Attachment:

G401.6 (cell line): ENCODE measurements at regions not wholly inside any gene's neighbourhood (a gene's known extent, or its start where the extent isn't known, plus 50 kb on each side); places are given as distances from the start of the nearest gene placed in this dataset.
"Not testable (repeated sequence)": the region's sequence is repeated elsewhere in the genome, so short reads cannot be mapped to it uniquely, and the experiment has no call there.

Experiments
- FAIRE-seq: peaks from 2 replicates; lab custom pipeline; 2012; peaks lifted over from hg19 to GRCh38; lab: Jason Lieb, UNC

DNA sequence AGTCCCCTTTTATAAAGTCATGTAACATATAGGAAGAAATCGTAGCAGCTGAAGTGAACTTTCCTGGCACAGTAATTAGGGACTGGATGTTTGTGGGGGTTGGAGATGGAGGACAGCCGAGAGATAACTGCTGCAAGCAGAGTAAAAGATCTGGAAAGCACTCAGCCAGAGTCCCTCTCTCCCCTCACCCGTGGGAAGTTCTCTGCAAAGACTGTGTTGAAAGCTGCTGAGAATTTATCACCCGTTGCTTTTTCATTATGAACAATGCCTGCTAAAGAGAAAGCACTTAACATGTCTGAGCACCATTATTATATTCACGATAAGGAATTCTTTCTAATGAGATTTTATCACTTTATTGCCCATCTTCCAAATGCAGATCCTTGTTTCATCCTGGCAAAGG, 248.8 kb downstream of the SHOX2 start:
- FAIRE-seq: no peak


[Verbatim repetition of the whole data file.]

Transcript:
G401.6 (cell line): ENCODE measurements at regions not wholly inside any gene's neighbourhood (a gene's known extent, or its start where the extent isn't known, plus 50 kb on each side); places are given as distances from the start of the nearest gene placed in this dataset.
"Not testable (repeated sequence)": the region's sequence is repeated elsewhere in the genome, so short reads cannot be mapped to it uniquely, and the experiment has no call there.

Experiments
- FAIRE-seq: peaks from 2 replicates; lab custom pipeline; 2012; peaks lifted over from hg19 to GRCh38; lab: Jason Lieb, UNC

DNA sequence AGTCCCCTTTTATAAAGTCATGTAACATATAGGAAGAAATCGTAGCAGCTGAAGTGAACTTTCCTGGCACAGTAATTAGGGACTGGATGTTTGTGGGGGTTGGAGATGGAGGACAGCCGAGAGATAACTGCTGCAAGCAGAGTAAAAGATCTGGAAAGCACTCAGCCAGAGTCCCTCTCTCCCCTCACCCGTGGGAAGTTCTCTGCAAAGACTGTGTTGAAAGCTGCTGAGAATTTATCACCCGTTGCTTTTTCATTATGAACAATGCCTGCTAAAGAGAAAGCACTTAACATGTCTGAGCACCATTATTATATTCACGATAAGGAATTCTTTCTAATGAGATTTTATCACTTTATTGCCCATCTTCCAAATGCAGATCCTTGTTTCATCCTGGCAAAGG, 248.8 kb downstream of the SHOX2 start:
- FAIRE-seq: no peak